Lung cancer is not a single, homogeneous disease. Lung tumors can form in different types of cells in the lung, which drives how they grow and divide. Furthermore, some tumors have very specific molecular changes (mutations) that cause cancer cells to grow, divide and spread. Targeted therapies effectively treat some of these mutations in patients with advanced lung cancer.
The two primary types of non-small cell lung cancers (the majority of lung cancers) are adenocarcinomas and squamous cell carcinomas. Although smoking is a significant risk factor for both types – and about 85 percent of all lung cancers occur in people with a current or prior history of smoking – individuals who’ve never smoked tend to develop adenocarcinomas. Targeted therapies treat advanced adenocarcinomas in these never-smokers who have one of several identified mutations.
Targeted therapies are now a huge part of treatment for NSCLCs, especially if you include immunotherapy, says Dr. Nathan A. Pennell, director of the Lung Cancer Medical Oncology Program at the Cleveland Clinic Taussig Cancer Center. “About half of [qualifying] patients are now getting targeted therapy instead of chemotherapy,” he says. “This a revolutionary change in treatment.”
As part of the diagnosis and staging process for new lung cancer patients, pathologists test a sample of their tumor to see if it has any of these identified biomarkers and to determine if one of the targeted therapies is likely to work or not, Pennell says.
So far, the U.S. Food and Drug Administration has approved targeted therapies for three mutations – EGFR, ALK and ROS1– in advanced-stage adenocarcinomas, says Dr. Cardinale Smith, an associate professor at Mount Sinai Health System who specializes in hematology and medical oncology, among other topics.
According to the National Cancer Institute, about 10 to 15 percent of NSCLCs are associated with mutations in the epidermal growth factor receptor gene. There are eight or more mutations in the EGFR gene in lung cancers, and they usually occur in adenocarcinomas in people who’ve never smoked. EGFR promotes cell growth; however, a class of drugs called EGFR inhibitors target these mutations. Another 5 percent or so of NSCLCs have changes in the ALK or ROS1 genes.
Targeted therapies do well for one thing: targeting a specific gene or mutation in patients with stage 4 (metastatic) lung cancers. They’ve extended life for patients with cancers that were previously untreatable. The current approved targeted therapies are already about 20 percent more effective than chemotherapy, Pennell says. However, they only work in people with these specific mutations.
As Smith says: “Chemotherapy kills all cells that are growing fast, including some healthy cells. The advantage of targeted therapies is that they are specific, so the side effects tend to be less.”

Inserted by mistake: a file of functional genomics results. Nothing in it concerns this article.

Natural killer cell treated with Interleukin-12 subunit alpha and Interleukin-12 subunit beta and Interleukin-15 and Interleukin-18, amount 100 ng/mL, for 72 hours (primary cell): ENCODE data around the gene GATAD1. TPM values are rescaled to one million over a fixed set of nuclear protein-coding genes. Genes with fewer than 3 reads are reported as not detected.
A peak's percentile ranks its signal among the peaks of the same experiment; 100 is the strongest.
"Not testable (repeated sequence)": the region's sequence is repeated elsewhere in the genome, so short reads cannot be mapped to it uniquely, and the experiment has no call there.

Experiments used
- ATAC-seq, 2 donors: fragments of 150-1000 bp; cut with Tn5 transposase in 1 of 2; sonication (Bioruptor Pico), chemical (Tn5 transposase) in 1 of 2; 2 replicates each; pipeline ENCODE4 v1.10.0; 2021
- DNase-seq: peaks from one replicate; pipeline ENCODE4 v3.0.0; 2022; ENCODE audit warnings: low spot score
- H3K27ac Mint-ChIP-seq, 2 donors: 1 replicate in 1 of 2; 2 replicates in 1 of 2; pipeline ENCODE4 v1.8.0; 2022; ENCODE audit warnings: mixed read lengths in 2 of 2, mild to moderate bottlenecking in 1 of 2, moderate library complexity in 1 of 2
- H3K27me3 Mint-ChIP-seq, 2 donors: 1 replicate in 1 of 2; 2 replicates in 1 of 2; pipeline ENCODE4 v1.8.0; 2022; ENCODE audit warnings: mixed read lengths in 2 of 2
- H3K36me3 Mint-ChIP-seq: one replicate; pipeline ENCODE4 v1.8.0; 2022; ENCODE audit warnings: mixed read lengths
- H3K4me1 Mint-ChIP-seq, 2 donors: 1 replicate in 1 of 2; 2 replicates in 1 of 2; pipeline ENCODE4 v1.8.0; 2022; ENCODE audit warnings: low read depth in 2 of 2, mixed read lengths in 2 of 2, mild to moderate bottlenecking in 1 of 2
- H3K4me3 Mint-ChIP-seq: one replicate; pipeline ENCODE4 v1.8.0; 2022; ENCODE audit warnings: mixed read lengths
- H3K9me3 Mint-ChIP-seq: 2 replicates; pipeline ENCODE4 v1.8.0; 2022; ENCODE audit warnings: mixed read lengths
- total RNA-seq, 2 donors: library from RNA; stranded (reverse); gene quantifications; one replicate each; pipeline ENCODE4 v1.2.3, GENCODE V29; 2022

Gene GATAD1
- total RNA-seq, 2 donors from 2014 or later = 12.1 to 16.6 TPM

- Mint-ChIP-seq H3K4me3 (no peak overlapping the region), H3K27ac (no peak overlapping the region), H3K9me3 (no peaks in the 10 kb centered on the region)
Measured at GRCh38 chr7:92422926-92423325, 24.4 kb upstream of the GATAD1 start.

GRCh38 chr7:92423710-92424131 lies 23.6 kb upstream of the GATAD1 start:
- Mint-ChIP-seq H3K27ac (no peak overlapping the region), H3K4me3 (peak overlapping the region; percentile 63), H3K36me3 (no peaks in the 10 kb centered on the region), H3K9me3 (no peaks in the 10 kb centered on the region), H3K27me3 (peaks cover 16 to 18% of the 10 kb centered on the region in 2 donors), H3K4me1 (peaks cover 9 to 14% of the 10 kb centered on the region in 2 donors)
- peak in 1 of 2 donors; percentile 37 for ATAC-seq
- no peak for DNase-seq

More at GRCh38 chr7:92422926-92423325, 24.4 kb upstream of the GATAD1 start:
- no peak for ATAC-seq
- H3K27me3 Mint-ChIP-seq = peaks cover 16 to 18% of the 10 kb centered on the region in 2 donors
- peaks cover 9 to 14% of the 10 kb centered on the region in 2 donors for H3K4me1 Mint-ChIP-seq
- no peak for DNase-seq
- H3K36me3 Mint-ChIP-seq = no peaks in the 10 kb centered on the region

That said, targeted therapies still do have side effects. For EGFR inhibitors, most of the side effects occur in cells that have receptors for the EGF protein, which tend to be on the skin and gastrointestinal tract (epidermal means skin). For example, patients taking EGFR inhibitors may develop a rash on their face.
The bigger problem with targeted therapies is that patients’ tumors develop resistance to them so they no longer work, Smith says. “Cancers tend to respond to targeted therapy for about one year before they start to grow again.” Once you become resistant to a certain targeted therapy, your doctor will try another, newer medication. Sequentially offering the latest generation of medications can significantly extend the life of patients with advanced disease.
“People who are qualifying for targeted therapies can expect to live several years instead of one year or less,” Pennell says. He has patients with advanced lung cancer who have lived more than six years by participating in clinical trials for new targeted therapies. Many of these experimental drugs go on to be approved by the FDA. “For people who have incurable cancer, we can turn it into a chronic disease,” he says. “[Patients] live the rest of their natural life with cancer.”
Testing patients’ tumors is critically important, Pennell says. “Targeted therapies only work if you have a target. Everyone should be tested [for genetic mutations]. If you’re just getting chemotherapy, you may be missing out on lifesaving treatment.”
While these targeted therapies are helping a subset of patients with advanced lung cancer, there are clinical trials that are evaluating whether targeted therapy will also help patients with early stage lung cancers. The ALCHEMIST trial, for example, is studying whether targeted therapies will help prevent tumors from returning in people with early stage cancers who’ve had surgery to remove their tumors. According to the National Cancer Institute, even after successful treatment, people with early stage lung cancers have a 50 percent likelihood their cancer will come back.
If you have lung cancer, ask your doctor if you qualify for any clinical trials.